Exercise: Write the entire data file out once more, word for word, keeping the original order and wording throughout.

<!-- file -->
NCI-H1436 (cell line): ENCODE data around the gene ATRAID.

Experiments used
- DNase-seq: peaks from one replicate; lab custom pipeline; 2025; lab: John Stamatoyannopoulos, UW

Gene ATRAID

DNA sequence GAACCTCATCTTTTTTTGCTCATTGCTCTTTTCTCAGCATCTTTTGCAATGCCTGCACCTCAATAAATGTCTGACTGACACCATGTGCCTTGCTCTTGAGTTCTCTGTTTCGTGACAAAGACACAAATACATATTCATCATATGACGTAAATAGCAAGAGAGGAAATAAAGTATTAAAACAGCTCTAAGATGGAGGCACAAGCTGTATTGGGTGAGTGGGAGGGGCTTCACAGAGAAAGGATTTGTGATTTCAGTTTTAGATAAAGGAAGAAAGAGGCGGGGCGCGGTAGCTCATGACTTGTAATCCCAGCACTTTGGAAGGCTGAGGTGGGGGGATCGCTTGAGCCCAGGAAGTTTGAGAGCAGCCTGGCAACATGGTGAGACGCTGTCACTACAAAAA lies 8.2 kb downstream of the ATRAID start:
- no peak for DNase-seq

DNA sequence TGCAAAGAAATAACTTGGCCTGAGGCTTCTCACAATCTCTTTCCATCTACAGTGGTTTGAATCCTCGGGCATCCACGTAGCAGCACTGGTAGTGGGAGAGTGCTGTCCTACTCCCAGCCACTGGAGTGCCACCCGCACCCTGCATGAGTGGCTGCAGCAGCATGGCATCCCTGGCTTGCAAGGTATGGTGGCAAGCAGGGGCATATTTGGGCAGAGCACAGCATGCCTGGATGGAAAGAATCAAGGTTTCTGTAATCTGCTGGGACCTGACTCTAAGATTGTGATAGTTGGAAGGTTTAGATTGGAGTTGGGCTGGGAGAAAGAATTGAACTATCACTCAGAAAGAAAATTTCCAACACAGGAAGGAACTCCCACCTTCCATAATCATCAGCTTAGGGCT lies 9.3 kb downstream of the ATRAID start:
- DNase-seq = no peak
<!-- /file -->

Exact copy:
NCI-H1436 (cell line): ENCODE data around the gene ATRAID.

Experiments used
- DNase-seq: peaks from one replicate; lab custom pipeline; 2025; lab: John Stamatoyannopoulos, UW

Gene ATRAID

DNA sequence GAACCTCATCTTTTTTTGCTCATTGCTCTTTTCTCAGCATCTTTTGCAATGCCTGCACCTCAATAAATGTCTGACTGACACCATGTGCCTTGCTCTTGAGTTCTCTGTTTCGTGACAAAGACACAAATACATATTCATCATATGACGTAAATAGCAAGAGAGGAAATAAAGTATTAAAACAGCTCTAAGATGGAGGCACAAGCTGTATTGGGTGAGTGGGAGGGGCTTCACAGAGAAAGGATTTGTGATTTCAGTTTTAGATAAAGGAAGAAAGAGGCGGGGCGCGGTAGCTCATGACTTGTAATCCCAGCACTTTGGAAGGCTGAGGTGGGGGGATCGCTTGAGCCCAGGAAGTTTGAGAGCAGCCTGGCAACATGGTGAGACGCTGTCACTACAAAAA lies 8.2 kb downstream of the ATRAID start:
- no peak for DNase-seq

DNA sequence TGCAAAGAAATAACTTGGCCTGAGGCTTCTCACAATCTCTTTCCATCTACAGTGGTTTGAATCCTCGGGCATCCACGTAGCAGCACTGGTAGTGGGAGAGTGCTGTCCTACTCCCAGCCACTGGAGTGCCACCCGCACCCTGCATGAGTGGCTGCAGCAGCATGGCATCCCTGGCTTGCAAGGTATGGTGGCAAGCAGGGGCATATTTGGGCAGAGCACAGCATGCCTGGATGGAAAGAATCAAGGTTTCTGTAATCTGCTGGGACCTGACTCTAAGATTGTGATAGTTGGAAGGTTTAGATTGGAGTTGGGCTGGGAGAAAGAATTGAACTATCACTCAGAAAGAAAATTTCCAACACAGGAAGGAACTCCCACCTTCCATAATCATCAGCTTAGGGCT lies 9.3 kb downstream of the ATRAID start:
- DNase-seq = no peak